UN Special Rapporteur on Torture must Visit Sri Lanka to Document On Going Acts of Torture


Kartiga Thavaraj

Statement made by Ms. Kartiga Thavaraj at the UN Human Rights Council on March 11th 2013 on behalf of Pasumai Thaayagam Foundation in Geneva)

Thank you Mr. President.

Ms. Kartiga Thavaraj at UNHRC in Geneva, on Mar 11, 2013

Pasumai Thaayagam welcomes the report of Mr. Juan Mendez, Special Rapporteur on torture and other cruel, inhuman or degrading treatment or punishment.

The act of torture represents one of the gravest forms of abuse of power by a state. In his latest report, Mr. Mendez affirms the state’s imperative role in ensuring freedom from torture, and particularly stresses that special protection be afforded to minorities and marginalized groups. A state’s obligation is not simply to refrain from inflicting torture, but to prohibit, prevent and redress torture within its borders and by its agents.

Mr. President, many of Mr. Mendez’s observations and recommendations apply to countries outside this report. Similar to his observations on Western Sahara, the state of Sri Lanka exhibits a pattern of torture and ill-treatment by police officers and armed forces. Human Rights Watch and Freedom from Torture have compiled medical evidence of over 55 cases since the end of the armed conflict detailing the use of torture by Sri Lankan police and military personnel, overwhelmingly against Tamils. Evidence of the prevalence of torture in Sri Lanka has also been corroborated by the testimony of a former Sri Lankan soldier, who served in the army for over fifteen years, and testified at his own refugee hearing in Canada that the military tortured civilians.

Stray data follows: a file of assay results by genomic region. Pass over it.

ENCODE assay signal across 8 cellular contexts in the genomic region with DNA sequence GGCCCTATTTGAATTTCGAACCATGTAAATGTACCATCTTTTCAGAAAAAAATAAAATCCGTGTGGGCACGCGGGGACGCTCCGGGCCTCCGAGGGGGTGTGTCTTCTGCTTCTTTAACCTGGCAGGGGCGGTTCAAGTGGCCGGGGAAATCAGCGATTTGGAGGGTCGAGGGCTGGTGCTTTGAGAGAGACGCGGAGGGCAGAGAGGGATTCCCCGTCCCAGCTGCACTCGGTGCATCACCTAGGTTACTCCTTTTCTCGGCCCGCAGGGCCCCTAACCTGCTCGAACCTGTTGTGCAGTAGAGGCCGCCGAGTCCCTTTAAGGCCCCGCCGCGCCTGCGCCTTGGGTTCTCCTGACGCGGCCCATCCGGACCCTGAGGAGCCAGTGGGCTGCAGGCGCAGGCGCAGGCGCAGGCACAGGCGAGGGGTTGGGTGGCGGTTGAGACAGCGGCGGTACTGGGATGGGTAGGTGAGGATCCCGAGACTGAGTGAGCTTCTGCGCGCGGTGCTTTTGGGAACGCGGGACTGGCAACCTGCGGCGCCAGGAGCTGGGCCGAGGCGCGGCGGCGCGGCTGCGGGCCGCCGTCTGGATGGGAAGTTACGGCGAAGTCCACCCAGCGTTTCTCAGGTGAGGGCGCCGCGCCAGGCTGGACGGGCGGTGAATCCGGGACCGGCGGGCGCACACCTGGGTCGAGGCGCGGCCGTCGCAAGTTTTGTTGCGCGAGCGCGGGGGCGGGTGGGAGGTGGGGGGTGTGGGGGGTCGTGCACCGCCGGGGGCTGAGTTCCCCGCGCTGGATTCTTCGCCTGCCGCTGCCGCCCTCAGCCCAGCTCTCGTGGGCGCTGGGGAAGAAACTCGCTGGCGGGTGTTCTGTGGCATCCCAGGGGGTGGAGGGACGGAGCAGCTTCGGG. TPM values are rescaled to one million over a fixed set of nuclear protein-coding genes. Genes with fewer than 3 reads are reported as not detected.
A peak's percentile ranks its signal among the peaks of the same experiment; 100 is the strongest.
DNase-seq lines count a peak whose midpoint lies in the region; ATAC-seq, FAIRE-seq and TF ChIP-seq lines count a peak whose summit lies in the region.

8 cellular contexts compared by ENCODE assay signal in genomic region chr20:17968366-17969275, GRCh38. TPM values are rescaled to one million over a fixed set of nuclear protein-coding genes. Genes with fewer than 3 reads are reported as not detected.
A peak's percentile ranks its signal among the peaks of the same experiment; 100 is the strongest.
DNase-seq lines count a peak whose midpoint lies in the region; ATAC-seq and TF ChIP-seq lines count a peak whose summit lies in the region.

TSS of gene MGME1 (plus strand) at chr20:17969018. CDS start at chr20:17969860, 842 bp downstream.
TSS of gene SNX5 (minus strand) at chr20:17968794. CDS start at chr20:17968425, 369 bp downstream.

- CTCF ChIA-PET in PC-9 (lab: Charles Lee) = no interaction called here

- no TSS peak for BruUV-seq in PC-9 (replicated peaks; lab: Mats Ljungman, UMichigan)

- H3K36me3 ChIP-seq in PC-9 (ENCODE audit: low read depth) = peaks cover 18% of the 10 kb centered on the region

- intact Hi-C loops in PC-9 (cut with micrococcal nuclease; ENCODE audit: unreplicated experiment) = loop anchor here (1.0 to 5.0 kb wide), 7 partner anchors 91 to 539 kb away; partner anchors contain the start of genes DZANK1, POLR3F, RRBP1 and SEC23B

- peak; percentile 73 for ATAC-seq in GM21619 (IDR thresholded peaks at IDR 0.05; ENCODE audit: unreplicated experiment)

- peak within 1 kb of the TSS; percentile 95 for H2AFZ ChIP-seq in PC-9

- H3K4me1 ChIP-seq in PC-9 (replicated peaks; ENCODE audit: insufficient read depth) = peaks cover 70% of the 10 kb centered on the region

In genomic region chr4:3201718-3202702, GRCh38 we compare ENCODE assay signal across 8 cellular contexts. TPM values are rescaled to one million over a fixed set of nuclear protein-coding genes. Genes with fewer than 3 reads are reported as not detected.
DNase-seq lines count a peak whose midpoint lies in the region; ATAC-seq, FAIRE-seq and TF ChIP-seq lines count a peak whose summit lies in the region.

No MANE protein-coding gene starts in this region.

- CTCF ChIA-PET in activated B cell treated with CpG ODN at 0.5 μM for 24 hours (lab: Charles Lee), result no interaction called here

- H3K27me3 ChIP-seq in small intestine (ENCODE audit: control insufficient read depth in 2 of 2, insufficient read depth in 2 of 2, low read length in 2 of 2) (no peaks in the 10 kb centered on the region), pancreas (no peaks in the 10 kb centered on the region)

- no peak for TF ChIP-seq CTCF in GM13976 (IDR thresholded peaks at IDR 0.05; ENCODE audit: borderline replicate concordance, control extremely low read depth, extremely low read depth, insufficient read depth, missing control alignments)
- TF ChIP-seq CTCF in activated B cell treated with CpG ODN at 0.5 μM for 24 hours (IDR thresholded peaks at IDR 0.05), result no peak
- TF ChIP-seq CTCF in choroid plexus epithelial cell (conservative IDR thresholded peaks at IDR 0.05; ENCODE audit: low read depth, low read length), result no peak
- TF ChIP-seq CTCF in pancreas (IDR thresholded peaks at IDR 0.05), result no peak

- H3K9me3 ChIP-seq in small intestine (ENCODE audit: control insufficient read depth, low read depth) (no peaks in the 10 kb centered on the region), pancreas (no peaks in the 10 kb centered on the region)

Despite recommendations by several states during its Universal Periodic Review in November, Sri Lanka has yet to ratify the Optional Protocol to the Convention against Torture. To echo Mr. Mendez’s recommendation to the government of Tajikistan, it is important for the government of Sri Lanka to expedite a prompt, impartial and thorough investigation into all allegations of torture and cruel, inhuman or degrading treatment or punishment. However, the state’s failure in this regard, reflects the culture of impunity institutionally entrenched in Sri Lanka.

The Government of Sri Lanka’s behavior demonstrates the need for the Council to convene an independent international mechanism to investigate Sri Lanka’s alleged violations of international law, as recommended by the High Commissioner. Furthermore, we urge the United Nations Special Rapporteur on Torture to request a visit to Sri Lanka, so that the ongoing crimes may be documented.

Thank you Mr. President.